Hiring The Future
The baby boomers are retiring. En mass. And, as they did in the sixties, they’re redefining the society they’ve dominated, this time the workplace. Their mass departure from the workplace has actually been delayed a few years by the recent mega recession, but as the economy recovers their exit has only accelerated. While virtually all sectors of the economy have been affected, the utility sector has been hit especially hard. There are several reasons for that disproportionate disruption: the utility sector has traditionally employed “lifers”, workers who spent their entire working life with a single company; and utility workers are typically highly skilled and have acquired deep knowledge and quick reaction times to problems, making them hard to replace. Making matters even more difficult, the mass exodus of these hard-to-replace workers is happening just as the utility industry is undergoing massive, disruptive change.
According to recent estimates by the Department of Energy and others who study the industry, more than one-half of the current utility workforce will be eligible to retire in the next four to six years. That is hardly news, but many utilities have failed to prioritize recruitment efforts. The industry was never particularly concerned about recruitment because it didn’t have to be. As a particularly stable sector that offered good wages, utilities haven’t had to reach out to maintain their workforce; young people flocked to them. To make matters worse, HR departments were stressed as utilities tightened their belts due to economic pressures as demand fell, regulatory pressures increased, and consolidation put pressure on utilities to economize. All this at a time of serious demands to upgrade legacy systems with new, highly technical technologies.
During the 1980s and 1990s the training programs that traditionally provided candidates for the industry shrank, coinciding with a widespread shift away from technical education, toward an emphasis on four-year college programs. Because of the need for increasingly more technically sophisticated workers, that’s not necessarily a bad thing, so long as other training programs become more available. In fact, training programs are beginning to surge once again. To cite just one example, only five energy workforce training programs were in place in the state of Washington in 2005. By 2016, that number had surged to 20, according to a report by the U.S. Senate Committee on Energy and Natural Resources, and the trend is nation-wide.
Even if the number of candidates who complete these training programs increases, however, a gap between hiring and full integration into the workforce will remain; it takes between 4.5 and 7 years from initial training to become a fully educated line worker, for example. And because future workers are being trained through a variety of programs, including community colleges, apprenticeships, and four-year colleges, the lack of uniform standards means utilities often have to retest skills and retrain candidates.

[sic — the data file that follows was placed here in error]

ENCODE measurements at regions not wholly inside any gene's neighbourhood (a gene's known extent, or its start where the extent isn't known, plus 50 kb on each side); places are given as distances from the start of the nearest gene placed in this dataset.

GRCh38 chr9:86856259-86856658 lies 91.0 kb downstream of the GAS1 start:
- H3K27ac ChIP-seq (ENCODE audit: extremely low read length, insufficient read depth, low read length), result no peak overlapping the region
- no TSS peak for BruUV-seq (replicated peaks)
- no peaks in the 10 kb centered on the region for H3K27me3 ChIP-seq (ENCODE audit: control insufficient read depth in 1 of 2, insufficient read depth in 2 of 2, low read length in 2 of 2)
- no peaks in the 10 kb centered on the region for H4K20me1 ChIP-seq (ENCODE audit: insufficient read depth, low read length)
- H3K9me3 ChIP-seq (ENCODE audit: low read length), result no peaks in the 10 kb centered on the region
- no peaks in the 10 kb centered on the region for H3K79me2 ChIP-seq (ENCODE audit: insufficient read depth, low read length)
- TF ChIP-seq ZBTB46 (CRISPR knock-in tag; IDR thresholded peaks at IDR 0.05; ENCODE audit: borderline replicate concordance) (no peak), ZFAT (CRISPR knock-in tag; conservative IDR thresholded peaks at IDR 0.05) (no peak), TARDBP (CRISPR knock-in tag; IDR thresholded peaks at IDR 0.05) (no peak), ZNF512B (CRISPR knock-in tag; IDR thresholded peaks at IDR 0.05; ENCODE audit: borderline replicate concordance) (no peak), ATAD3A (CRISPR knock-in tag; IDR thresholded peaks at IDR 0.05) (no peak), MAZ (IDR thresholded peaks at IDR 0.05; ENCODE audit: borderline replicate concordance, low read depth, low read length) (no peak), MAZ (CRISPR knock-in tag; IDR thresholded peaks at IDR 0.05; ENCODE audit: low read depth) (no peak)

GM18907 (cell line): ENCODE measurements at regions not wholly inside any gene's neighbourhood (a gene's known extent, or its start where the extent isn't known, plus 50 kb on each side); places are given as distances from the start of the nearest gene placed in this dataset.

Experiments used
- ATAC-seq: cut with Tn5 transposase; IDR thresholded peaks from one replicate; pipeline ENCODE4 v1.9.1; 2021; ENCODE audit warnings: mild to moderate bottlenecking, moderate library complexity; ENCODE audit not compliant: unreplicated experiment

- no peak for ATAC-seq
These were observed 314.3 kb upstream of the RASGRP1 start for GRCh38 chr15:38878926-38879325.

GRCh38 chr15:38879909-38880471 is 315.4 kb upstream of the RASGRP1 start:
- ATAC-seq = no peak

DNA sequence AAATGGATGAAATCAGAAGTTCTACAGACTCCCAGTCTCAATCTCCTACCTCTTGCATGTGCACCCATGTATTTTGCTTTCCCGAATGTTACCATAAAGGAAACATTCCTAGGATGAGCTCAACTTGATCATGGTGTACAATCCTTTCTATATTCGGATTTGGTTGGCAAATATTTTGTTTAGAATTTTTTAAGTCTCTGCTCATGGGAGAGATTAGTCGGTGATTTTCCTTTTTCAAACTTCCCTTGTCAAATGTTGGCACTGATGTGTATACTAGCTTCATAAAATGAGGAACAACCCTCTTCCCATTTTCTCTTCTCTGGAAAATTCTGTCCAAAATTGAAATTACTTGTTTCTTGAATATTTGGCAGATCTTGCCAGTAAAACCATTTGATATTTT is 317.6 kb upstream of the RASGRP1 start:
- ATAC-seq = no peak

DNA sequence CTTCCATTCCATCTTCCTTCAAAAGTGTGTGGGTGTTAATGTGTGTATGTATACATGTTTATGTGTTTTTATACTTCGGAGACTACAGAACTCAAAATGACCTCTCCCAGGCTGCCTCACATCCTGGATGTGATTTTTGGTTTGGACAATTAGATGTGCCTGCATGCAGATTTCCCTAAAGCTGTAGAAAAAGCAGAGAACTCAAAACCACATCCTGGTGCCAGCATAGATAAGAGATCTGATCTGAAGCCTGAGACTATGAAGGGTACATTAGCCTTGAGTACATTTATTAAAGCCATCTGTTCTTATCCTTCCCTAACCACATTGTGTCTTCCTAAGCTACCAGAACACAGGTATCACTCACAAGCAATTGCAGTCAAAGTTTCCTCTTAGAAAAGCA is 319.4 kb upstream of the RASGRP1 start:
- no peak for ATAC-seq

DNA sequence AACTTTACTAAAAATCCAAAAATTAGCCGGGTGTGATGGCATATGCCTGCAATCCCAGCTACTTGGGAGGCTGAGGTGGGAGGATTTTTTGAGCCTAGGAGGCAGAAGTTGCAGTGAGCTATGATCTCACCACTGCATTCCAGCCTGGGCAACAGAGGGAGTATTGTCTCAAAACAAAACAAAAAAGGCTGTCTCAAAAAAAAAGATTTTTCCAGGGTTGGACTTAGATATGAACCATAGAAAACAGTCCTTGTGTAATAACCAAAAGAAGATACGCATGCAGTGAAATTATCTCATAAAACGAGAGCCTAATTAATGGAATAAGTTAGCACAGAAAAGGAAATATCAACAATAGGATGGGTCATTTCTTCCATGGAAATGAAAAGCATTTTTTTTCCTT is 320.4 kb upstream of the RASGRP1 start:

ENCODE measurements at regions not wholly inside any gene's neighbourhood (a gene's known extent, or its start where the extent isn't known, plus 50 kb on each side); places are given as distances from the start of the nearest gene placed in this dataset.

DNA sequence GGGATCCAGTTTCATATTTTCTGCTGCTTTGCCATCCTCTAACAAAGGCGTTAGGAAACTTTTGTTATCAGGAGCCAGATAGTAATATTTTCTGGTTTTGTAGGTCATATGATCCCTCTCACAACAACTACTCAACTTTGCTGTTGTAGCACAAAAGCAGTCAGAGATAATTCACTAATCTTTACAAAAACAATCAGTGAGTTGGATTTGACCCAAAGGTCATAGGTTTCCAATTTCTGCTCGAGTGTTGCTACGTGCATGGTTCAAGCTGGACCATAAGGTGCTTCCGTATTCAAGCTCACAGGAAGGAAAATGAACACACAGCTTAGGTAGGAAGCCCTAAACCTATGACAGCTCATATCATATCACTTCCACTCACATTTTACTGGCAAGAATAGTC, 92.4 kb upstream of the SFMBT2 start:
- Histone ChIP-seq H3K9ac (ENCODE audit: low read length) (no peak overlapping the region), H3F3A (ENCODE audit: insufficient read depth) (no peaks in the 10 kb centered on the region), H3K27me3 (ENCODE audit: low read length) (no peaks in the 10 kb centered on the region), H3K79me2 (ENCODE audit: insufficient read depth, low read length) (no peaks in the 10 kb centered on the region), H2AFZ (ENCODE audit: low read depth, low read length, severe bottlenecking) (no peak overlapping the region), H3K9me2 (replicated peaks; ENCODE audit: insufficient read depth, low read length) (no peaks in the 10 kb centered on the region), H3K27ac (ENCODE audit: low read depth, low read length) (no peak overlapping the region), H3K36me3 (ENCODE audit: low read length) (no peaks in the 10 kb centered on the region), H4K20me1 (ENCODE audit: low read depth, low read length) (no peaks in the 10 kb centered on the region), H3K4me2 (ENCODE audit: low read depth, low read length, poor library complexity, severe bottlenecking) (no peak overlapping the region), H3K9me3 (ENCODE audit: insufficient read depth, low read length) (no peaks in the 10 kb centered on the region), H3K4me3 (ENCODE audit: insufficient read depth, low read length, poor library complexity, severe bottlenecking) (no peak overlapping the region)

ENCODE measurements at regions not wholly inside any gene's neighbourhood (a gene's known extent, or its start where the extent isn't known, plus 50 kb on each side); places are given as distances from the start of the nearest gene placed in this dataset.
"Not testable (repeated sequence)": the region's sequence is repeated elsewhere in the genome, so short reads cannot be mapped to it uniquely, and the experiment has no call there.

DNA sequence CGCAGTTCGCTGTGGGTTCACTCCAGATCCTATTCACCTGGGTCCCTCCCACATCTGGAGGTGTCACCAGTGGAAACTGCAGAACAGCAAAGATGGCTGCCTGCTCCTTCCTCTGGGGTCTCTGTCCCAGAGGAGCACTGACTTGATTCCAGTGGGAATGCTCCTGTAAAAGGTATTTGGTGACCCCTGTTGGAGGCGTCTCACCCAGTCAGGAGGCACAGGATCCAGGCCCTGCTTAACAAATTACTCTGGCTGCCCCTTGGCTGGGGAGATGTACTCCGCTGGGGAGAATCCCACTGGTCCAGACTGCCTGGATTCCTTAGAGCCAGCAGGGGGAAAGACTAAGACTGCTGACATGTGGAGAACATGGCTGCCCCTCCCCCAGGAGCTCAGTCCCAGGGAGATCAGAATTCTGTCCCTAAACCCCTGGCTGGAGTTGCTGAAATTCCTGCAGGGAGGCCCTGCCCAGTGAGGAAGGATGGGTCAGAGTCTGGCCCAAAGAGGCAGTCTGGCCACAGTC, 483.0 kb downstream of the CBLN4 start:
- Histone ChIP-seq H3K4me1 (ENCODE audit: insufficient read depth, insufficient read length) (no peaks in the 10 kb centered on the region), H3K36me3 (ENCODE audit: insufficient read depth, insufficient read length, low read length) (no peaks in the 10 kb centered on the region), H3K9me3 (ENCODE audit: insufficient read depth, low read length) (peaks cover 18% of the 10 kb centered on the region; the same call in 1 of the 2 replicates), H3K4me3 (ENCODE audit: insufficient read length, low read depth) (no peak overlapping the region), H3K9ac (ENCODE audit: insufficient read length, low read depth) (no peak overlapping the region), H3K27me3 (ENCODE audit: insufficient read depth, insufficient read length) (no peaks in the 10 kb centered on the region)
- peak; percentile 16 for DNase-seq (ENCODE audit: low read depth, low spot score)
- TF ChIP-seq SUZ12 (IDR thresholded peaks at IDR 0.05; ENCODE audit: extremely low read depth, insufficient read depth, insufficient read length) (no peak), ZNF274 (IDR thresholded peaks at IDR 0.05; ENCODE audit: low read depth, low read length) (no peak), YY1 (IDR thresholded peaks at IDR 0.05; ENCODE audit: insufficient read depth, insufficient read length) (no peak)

In order to address the problem of a lack of trained applicants, utilities are increasingly partnering with high schools and community colleges to develop programs to ease the integration of new workers and shorten the time needed for additional in-house training. For example, Eversource, New England’s largest utility, partnered with Bunker Hill Community College to offer an associate of science degree in electric power utility technology, and community- and four-year colleges throughout the country have initiated programs that focus on renewable energy and smart-grid technology.
At the same time utilities expand their recruitment and training efforts, they need to rethink their internal cultures. Young people entering the workforce today have never been interested in life-time job security, which, to them, is an artifact from another age. They’re much more concerned about being involved in a socially useful endeavor, one that’s environmentally friendly, cutting edge and continually challenging. To attract these people, utilities have to transition from their image of being safe, steady and dull places to work to being dynamic centers of innovation. They also have to make concerted efforts to broaden their employment base by being more welcoming to women and minorities, demographics that have been grossly underrepresented in the utility industry.
As the industry is rapidly moving toward a new model, one that will require new skill sets to meet the demands of IT, distributed resources and customer interaction, the very definition of electric utility worker will change just as radically. Over 43 percent of utilities report that the aging workforce and the increased rate of retirements is one of their top three most pressing challenges, according to the Department of Energy’s 2017 Quadrennial Energy Review. To fill the gap on a temporary basis, many utilities are turning to outsourcing, but, except for certain high-tech, temporary upgrade issues, temporary workers are not a permanent solution. Increased focus on changing the image of the industry, partnering with educational institutions – from high school through graduate school – to increase training in STEM disciplines, and keeping pay rates competitive with other industries will ultimately determine the health of the utility industry in the twenty-first century.
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